'This Week' Transcript: Health and Human Services Secretary Kathleen Sebelius and Senate Minority Leader Mitch McConnell

CLARKE: You know, I'm going to keep with the Oscar themes that you've started. Do you guys remember the movie "Ishtar?" Warren Beatty, Dustin Hoffman. They spent millions and millions and millions of dollars on it, you heard so much about it. And then when people actually started seeing it, they said, this is terrible. And the longer it hangs out there, the harder it is. Politically, Republicans and Democrats are looking to say the best and worst thing that can happen for the Democrats is that they pass this. They pass it, they can say, ah, we got it done after 60 years. And then they have to defend it from now until November. And I think it will be very tough to defend a lot of the things inside that bill.

DOWD: Well, Robert, do you think this is a political problem for them? They haven't been able to talk about jobs. Or do you think once they have passed this bill, they can quickly turn to jobs and the economy, which is what the American public seems to care about?

REICH: You know, Matt, it is possible to talk about two things at the same time. And the American public is capable of thinking about that, and two things.

Look, jobs is certainly the issue of this year and maybe next. But health care is the issue of our time, our era. And this is the opportunity to finally do something about it. The health insurers are not -- George, you said that they're popular and every likes their health insurer. They like their doctor. They hate their health insurer. And health insurance is going up in terms of rates, 20, 30, 40, 50 percent in many states. In fact, Goldman Sachs just this past week has said to its many of its investors, invest in some insurance companies because they don't have competition, and they are -- they have -- they are exhibiting huge profits.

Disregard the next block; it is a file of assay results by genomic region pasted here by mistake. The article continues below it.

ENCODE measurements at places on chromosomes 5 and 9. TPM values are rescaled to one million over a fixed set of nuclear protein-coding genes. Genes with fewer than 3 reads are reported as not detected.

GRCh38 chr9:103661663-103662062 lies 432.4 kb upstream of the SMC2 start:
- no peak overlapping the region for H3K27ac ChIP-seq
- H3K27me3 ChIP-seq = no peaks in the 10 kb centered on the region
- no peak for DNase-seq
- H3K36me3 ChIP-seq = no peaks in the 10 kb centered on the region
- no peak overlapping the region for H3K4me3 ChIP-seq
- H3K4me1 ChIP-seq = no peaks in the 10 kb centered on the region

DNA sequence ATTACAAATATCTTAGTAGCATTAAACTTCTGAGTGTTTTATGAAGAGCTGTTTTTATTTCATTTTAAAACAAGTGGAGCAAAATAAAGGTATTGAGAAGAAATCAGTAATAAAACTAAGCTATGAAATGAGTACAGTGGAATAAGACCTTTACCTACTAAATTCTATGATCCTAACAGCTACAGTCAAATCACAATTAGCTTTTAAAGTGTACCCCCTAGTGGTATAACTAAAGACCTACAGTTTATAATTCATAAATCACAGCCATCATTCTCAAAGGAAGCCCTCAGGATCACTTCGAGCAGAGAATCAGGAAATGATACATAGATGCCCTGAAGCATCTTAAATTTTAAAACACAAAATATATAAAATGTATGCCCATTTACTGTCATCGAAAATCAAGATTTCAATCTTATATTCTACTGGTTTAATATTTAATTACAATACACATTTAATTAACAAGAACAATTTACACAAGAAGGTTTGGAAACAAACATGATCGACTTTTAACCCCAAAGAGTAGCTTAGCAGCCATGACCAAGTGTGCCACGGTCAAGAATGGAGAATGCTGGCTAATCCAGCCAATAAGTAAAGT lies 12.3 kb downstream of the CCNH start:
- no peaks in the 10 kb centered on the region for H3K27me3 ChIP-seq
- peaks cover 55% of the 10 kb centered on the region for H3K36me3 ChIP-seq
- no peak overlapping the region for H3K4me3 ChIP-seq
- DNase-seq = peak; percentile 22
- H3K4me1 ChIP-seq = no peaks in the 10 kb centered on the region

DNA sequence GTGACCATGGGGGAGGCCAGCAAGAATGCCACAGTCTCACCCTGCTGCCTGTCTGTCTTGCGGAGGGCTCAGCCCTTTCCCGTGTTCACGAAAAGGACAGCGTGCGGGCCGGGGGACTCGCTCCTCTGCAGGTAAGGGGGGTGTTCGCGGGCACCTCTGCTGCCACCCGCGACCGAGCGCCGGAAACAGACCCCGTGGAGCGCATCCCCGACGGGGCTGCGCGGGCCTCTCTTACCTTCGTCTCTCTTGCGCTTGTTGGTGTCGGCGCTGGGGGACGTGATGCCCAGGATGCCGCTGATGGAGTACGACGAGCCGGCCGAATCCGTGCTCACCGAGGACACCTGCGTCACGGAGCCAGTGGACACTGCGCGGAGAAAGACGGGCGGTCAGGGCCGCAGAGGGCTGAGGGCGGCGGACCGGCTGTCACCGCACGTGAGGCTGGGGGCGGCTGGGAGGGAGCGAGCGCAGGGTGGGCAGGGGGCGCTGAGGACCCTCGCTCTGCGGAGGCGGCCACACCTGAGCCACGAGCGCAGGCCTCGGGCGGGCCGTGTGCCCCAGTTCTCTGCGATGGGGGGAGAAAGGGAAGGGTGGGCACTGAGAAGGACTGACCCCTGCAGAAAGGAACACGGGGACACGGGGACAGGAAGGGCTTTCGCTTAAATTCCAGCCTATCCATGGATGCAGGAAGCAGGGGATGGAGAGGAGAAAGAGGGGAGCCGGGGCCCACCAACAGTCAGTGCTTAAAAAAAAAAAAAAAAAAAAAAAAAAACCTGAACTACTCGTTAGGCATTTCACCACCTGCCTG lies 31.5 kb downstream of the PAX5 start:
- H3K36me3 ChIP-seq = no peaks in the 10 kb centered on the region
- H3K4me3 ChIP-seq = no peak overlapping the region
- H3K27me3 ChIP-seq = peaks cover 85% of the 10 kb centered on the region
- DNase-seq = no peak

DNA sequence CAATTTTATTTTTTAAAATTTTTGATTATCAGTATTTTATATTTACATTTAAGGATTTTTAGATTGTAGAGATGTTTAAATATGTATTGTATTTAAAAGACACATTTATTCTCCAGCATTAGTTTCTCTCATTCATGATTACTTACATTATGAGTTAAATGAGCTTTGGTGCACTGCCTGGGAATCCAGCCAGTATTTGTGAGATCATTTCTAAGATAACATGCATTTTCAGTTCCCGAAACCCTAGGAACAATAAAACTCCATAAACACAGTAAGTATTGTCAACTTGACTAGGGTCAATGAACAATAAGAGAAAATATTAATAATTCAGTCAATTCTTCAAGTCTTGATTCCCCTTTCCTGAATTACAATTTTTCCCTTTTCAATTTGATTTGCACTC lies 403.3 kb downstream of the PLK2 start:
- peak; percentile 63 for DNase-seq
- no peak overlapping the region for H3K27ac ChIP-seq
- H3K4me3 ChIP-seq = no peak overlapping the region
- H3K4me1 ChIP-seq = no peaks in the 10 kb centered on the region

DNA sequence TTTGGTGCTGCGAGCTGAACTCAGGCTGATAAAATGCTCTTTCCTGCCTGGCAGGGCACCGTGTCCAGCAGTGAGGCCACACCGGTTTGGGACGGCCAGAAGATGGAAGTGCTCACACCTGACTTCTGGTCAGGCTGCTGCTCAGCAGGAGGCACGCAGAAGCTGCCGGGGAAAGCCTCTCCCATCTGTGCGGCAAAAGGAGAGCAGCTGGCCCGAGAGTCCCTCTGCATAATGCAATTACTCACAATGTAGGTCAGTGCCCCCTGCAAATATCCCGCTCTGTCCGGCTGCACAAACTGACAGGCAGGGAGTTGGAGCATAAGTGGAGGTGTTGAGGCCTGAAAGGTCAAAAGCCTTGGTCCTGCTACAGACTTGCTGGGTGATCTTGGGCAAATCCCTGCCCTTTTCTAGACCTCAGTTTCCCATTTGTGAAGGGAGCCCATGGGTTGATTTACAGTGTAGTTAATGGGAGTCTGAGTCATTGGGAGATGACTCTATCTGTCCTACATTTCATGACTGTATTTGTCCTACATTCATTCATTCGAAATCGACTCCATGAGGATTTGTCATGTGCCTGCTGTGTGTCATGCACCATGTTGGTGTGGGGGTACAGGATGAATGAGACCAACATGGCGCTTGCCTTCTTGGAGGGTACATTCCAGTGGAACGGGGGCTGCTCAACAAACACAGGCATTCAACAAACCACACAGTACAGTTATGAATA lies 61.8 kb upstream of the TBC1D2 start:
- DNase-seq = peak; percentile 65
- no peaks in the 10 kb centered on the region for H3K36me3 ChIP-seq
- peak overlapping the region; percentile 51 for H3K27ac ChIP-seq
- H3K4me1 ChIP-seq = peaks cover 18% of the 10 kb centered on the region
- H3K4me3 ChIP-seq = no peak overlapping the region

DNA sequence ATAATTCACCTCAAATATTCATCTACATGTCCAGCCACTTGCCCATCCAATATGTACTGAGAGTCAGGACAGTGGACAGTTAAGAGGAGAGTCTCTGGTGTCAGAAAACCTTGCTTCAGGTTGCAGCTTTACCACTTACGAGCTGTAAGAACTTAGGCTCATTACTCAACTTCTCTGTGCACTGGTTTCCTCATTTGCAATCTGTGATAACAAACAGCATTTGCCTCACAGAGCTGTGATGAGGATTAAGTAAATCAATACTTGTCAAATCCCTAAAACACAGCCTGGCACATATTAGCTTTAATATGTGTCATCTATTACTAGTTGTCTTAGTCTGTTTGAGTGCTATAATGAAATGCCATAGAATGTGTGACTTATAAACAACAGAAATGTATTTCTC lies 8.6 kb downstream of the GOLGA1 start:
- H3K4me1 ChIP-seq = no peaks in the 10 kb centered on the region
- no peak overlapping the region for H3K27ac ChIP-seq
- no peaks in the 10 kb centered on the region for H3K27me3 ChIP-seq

That's money directly out of the pockets of Americans.

DOWD: George.

WILL: A, you say they have huge profits. As you know, confiscate all the profits of all the health insurance companies, with those profits, you could finance our health care for 48 hours. What you do for the next 363 days, I don't know. Second, you say there's not enough competition? Fine, let them compete in a national market across state line.

REICH: Yes, let them compete across state lines. Fine. But not a race to the bottom. Set minimum federal standards. Because we've seen over and over again, that the recipients of health insurance don't know what they're buying, very often. Until there are common standards, minimum standards, then people are going to--

(CROSSTALK)

REICH: And that's what's happened over and over again.

WILL: There you have the premise of this legislation and the core of today's liberalism. The American people are such dopes, they can't be counted upon to buy their own insurance.

REICH: They're not dopes. They've been taken. It's just like finance regulation.

DOWD: Donna, on insurance companies, do you think what the president and Kathleen Sebelius has done in the last week, is this purely politics? Everybody hates insurance companies, let's beat up on them? Or is there policy involved here?

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